Blue Velvet (Classic Film Pick)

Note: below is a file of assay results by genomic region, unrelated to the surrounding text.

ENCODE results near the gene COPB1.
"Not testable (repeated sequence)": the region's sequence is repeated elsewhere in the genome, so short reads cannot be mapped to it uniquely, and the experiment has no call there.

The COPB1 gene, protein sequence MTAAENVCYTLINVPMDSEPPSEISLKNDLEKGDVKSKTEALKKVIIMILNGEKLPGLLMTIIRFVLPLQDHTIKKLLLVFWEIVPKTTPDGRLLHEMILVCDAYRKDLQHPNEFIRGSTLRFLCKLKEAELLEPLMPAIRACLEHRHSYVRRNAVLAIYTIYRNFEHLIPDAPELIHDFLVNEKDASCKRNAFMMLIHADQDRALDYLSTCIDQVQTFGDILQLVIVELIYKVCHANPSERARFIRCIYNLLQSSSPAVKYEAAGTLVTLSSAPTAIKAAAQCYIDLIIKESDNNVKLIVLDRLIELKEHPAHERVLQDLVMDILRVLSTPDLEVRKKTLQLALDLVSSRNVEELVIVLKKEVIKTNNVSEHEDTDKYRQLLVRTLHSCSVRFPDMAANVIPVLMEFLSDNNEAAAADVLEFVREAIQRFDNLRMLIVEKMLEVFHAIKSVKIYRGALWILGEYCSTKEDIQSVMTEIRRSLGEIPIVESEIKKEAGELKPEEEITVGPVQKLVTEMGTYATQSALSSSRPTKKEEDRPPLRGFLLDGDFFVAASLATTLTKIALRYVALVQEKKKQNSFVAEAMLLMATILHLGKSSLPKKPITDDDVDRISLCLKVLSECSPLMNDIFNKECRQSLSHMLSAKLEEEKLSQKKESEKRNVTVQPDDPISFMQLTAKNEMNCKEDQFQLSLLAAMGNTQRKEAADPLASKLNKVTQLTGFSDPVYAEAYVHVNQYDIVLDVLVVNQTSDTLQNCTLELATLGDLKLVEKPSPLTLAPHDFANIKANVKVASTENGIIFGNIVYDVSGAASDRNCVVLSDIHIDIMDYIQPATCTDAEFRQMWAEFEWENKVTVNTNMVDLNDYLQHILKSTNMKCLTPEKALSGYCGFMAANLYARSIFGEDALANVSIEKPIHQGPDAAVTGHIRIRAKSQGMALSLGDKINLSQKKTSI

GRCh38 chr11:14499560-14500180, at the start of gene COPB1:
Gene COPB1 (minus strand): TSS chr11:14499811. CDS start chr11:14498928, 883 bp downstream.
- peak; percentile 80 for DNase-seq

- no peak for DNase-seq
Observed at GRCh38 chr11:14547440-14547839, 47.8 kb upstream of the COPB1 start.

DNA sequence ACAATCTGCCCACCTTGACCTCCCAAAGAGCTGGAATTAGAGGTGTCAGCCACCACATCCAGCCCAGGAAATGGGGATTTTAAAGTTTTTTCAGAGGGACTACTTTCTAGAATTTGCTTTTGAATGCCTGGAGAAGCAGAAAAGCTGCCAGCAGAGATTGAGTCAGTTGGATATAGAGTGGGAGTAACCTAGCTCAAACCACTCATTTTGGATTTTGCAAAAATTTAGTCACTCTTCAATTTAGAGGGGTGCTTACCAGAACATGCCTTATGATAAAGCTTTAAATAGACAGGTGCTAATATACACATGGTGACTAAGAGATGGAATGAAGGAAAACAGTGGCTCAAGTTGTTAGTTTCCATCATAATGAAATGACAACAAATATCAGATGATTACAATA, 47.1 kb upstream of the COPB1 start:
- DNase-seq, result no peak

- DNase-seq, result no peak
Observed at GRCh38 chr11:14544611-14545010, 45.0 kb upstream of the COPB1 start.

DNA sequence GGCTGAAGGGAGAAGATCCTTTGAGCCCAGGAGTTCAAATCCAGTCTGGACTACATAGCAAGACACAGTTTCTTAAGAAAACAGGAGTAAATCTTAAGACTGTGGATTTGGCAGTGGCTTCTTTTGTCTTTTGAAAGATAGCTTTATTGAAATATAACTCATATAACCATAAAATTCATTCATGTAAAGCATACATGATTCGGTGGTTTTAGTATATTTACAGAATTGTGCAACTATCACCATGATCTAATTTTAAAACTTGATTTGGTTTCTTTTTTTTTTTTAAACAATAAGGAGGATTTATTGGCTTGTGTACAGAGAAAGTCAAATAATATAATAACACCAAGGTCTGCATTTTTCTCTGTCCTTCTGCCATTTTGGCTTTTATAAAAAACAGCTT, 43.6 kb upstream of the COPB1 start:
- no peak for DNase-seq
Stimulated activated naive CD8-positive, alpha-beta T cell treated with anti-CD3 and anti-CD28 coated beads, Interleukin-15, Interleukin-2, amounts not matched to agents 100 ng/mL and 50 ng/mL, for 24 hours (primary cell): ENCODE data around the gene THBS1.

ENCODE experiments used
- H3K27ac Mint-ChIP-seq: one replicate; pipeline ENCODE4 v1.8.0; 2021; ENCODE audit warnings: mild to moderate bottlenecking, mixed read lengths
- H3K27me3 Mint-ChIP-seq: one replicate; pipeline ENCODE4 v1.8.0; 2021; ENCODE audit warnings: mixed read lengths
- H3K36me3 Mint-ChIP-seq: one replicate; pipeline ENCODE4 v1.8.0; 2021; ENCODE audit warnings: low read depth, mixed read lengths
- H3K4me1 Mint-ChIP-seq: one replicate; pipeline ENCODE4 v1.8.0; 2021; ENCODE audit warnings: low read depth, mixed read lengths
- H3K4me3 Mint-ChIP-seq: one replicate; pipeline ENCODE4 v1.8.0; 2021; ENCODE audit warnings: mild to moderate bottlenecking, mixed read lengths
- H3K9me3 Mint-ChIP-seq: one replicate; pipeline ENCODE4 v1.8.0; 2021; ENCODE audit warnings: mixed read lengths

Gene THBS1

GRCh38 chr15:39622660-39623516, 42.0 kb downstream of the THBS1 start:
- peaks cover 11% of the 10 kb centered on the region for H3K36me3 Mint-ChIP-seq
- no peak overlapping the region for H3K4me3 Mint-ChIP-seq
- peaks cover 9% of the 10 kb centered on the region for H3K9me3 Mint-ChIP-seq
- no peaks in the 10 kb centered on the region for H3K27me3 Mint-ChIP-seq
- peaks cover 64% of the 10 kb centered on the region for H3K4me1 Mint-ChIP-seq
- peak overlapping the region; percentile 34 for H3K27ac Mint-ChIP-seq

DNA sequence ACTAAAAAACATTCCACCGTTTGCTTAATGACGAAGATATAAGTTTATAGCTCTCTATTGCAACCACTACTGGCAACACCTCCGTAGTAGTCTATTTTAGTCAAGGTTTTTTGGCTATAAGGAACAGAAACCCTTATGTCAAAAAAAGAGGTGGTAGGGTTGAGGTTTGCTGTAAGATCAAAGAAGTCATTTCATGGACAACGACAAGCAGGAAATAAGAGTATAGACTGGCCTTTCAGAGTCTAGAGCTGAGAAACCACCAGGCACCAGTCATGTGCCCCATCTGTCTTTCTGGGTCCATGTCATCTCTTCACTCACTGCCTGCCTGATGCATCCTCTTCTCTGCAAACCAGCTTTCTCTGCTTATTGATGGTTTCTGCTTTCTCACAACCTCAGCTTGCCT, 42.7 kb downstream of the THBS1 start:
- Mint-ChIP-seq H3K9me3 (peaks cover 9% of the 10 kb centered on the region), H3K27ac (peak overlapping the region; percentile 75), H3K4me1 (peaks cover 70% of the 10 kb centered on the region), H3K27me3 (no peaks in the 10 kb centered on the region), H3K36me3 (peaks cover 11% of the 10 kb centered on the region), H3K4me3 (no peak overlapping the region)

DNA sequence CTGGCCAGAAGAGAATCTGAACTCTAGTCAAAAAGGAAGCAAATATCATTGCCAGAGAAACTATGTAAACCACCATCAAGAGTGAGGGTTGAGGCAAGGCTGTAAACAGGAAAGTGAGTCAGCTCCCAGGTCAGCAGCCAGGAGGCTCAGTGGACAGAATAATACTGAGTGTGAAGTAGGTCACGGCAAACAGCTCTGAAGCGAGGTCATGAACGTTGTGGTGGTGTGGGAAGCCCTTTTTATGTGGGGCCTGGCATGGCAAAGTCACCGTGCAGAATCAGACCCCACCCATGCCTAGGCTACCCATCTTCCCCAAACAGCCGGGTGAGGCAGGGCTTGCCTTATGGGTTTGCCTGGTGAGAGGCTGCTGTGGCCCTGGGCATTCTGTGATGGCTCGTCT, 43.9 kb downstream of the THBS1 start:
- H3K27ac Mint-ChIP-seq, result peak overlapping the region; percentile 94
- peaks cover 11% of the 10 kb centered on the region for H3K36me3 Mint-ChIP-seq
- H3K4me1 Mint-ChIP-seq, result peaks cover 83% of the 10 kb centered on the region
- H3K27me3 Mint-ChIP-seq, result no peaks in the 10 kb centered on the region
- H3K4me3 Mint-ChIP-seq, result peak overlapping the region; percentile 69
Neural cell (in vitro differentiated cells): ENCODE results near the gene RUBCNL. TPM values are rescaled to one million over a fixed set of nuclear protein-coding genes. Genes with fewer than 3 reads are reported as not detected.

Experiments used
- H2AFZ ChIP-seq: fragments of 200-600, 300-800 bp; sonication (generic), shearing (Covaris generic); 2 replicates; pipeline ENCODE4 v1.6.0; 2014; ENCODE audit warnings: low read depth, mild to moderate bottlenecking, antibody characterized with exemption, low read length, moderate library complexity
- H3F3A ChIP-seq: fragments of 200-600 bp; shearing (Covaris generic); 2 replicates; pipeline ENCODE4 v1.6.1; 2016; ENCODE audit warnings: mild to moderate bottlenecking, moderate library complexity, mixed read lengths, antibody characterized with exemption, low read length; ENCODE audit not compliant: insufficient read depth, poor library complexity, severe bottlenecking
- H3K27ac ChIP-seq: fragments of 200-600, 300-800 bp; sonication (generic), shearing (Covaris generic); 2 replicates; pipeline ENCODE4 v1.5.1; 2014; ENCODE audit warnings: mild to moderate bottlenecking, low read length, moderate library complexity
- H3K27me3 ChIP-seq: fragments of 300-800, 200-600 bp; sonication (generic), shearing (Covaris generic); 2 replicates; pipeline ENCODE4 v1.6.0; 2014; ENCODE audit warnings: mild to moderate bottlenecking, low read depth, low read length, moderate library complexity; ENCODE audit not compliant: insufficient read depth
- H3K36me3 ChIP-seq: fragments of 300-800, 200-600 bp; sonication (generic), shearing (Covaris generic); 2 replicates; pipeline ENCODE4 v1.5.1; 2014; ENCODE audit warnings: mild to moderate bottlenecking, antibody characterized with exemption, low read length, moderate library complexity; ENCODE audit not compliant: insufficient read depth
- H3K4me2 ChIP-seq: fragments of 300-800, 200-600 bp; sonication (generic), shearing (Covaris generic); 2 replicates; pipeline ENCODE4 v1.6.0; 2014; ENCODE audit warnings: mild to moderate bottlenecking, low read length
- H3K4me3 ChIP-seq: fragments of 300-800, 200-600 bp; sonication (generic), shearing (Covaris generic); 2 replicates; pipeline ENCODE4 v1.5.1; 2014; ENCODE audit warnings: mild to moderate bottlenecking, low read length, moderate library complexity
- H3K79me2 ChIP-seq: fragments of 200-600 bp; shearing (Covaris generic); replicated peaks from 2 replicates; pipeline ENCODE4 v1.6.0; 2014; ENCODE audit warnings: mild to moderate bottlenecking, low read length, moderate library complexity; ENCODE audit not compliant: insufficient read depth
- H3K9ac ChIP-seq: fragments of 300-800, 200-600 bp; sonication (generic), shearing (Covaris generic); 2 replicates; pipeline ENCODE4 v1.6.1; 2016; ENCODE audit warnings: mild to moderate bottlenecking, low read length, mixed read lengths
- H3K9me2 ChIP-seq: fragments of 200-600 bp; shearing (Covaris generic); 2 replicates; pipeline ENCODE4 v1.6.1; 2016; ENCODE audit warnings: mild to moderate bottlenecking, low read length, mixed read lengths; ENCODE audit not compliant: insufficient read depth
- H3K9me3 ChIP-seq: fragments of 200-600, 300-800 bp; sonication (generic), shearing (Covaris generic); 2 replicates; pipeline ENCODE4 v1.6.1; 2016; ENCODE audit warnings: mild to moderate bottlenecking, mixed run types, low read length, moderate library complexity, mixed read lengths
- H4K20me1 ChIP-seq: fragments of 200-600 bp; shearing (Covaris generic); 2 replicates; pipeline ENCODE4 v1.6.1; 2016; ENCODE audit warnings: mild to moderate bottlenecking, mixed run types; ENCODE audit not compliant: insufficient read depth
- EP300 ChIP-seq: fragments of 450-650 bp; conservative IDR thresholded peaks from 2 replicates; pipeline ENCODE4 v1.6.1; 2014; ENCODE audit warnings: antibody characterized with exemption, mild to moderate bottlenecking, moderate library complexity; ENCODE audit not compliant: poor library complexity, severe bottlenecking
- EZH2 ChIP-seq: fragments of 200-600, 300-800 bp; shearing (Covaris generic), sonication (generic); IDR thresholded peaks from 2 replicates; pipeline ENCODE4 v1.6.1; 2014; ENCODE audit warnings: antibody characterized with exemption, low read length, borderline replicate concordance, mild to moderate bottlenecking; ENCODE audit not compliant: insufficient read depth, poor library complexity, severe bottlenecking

In 1986 David Lynch broke the language of cinema wide open in the same way that Jackson Pollock did with the art world in the early '40s. Using a minimalist palate set in small town America, Lynch blended surrealist elements into a story of adult sexual awakening juxtaposed against violence, mystery, and mental illness. Using character names drawn from '50s Americana iconography, and a moody musical score to match, Lynch presents returning hometown boy Jeffrey Beaumont (Kyle MacLachlan) who promptly unearths a severed ear in a field that he crossed thousands of times in his youth. Jeffrey finds a willing ally for his private investigation into the mystery of the ear's owner in the local police detective's romantically inclined daughter Sandy (Laura Dern). However, Jeffrey is unprepared for the psychological and emotional upheaval that will devour him when he stalks the fetishized life of Dorothy Vallens (Isabella Rossellini), a sultry nightclub singer used to playing rough with a very debauched criminal named Frank (Dennis Hopper). "Blue Velvet" is David Lynch's greatest achievement. His balance of symbols and montage is at its most poetic and powerful. Every role is perfectly cast, and the story carries an indescribable undertow that kicks like a spastic mule in heat. It is the closest that any filmmaker other than Bunuel has ever come to such daring perfection of simultaneously primal and sophisticated cinema.